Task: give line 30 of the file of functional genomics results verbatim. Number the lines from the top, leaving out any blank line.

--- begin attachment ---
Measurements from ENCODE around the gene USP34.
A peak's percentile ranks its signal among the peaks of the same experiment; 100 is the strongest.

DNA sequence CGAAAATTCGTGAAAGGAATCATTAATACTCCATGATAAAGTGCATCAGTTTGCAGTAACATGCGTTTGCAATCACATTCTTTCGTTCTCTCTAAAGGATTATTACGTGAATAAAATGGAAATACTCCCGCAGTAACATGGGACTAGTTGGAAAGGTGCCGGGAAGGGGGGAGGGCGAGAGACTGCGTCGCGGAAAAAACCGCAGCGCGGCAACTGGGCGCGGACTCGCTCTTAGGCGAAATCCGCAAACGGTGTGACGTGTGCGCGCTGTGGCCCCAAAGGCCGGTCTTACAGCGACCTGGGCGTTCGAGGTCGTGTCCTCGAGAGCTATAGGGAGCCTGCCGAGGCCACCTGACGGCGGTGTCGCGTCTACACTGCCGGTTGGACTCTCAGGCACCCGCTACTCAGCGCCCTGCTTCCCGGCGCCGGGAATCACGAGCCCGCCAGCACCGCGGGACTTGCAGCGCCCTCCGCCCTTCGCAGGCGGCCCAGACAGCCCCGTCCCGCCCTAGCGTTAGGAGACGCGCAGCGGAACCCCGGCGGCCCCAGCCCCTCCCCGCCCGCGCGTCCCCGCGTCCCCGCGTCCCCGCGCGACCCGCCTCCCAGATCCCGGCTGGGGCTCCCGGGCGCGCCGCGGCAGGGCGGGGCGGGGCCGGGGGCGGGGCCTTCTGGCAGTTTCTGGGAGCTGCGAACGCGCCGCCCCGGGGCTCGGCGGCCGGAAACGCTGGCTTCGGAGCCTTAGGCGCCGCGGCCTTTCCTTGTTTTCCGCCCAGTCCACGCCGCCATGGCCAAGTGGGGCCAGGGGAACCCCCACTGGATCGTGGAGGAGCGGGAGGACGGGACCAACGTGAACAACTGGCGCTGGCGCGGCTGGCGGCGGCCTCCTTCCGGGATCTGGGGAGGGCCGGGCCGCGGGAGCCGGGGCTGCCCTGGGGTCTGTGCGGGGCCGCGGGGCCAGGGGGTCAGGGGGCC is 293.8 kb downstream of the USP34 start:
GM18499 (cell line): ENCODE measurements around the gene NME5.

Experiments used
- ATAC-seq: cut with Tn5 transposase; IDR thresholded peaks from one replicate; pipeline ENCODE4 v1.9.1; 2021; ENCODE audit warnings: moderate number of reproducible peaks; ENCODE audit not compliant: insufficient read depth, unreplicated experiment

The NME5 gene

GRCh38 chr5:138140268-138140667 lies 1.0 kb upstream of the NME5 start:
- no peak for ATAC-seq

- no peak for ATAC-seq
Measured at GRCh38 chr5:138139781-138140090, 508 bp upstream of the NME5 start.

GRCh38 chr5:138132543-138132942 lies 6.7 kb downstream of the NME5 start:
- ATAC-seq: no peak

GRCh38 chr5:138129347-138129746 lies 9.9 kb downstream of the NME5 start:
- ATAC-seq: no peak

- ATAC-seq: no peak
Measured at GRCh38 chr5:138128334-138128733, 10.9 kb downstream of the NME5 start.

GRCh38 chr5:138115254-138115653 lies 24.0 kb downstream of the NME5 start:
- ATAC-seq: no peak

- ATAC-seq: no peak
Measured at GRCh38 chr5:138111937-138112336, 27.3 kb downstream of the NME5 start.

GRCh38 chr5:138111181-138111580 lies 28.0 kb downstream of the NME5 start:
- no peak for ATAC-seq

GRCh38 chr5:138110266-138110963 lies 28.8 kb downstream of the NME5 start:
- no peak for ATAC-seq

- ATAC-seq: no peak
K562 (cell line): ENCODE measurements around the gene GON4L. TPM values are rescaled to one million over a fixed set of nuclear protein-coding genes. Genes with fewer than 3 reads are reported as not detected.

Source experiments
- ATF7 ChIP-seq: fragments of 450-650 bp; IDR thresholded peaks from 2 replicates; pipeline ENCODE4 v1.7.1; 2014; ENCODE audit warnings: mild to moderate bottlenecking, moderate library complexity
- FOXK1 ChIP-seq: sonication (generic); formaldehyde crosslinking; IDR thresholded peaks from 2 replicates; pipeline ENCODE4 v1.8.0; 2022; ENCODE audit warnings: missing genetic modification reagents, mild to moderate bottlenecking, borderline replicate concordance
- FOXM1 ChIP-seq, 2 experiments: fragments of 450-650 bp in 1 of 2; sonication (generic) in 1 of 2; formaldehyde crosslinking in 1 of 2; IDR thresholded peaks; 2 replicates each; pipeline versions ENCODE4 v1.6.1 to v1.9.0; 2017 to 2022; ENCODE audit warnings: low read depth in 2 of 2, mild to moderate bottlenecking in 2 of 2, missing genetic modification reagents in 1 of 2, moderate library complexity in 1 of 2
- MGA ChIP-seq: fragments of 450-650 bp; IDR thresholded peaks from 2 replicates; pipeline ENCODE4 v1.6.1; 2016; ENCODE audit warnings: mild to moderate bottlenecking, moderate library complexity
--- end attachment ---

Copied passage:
- FOXK1 ChIP-seq: sonication (generic); formaldehyde crosslinking; IDR thresholded peaks from 2 replicates; pipeline ENCODE4 v1.8.0; 2022; ENCODE audit warnings: missing genetic modification reagents, mild to moderate bottlenecking, borderline replicate concordance